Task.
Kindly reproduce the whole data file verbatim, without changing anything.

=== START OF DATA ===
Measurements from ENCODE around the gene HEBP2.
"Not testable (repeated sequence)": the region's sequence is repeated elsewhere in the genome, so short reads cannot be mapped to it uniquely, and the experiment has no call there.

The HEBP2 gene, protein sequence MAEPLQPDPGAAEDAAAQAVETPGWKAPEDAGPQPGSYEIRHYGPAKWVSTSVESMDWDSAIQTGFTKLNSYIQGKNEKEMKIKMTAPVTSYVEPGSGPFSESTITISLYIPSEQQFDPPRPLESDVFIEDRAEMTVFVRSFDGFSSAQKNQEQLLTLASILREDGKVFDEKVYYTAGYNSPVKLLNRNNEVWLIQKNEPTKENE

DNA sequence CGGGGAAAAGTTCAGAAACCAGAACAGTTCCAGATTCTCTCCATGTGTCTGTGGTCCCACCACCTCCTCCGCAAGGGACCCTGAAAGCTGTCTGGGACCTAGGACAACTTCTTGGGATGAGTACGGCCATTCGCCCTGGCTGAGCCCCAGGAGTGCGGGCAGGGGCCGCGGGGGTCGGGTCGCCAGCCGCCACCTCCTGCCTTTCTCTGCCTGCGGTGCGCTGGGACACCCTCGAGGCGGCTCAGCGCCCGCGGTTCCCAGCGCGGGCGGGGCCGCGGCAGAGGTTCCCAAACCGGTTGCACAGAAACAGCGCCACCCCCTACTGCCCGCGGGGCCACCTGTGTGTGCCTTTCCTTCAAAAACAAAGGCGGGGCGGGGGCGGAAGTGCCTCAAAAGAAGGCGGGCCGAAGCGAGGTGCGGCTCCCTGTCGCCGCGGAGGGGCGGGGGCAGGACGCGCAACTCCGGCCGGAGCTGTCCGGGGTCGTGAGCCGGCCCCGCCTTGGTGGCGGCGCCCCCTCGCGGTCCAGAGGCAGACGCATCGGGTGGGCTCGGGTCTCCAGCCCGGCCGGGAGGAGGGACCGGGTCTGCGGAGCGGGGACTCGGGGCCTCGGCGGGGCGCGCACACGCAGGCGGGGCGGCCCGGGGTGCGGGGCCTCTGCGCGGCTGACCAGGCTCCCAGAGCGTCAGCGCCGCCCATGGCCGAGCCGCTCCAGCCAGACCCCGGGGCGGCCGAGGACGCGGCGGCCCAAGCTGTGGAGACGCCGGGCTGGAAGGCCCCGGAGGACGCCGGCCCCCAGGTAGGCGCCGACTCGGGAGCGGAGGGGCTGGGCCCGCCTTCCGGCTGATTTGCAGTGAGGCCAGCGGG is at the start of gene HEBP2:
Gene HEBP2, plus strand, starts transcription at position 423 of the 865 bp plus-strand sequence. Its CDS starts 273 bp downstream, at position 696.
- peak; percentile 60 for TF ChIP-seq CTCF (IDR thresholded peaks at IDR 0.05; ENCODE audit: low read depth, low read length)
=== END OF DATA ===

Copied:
Measurements from ENCODE around the gene HEBP2.
"Not testable (repeated sequence)": the region's sequence is repeated elsewhere in the genome, so short reads cannot be mapped to it uniquely, and the experiment has no call there.

The HEBP2 gene, protein sequence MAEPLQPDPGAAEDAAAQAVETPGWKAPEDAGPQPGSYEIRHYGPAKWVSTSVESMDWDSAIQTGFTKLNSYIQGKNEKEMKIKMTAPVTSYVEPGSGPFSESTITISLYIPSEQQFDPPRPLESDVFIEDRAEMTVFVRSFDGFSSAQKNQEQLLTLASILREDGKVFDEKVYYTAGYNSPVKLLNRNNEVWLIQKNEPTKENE

DNA sequence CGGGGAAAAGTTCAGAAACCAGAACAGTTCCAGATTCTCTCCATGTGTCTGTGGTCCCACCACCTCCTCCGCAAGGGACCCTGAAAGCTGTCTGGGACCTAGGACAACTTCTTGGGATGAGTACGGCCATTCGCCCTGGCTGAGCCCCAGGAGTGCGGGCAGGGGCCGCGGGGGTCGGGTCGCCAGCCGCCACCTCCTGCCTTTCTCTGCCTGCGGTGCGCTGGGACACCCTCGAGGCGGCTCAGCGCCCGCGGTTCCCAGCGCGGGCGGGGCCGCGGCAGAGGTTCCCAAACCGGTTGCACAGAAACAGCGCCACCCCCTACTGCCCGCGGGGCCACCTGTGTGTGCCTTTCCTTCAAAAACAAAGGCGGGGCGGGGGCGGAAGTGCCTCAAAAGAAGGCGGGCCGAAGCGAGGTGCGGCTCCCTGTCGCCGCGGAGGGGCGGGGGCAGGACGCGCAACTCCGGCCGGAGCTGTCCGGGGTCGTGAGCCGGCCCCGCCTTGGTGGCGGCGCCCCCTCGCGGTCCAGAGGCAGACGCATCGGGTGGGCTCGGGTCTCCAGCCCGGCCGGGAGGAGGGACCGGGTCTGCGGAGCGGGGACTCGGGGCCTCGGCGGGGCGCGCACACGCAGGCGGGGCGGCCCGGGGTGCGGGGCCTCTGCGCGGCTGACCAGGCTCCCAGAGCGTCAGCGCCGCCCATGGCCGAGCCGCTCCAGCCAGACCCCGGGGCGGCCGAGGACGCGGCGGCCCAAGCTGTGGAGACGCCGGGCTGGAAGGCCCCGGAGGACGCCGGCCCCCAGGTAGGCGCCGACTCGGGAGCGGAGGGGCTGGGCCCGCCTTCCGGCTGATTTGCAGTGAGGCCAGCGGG is at the start of gene HEBP2:
Gene HEBP2, plus strand, starts transcription at position 423 of the 865 bp plus-strand sequence. Its CDS starts 273 bp downstream, at position 696.
- peak; percentile 60 for TF ChIP-seq CTCF (IDR thresholded peaks at IDR 0.05; ENCODE audit: low read depth, low read length)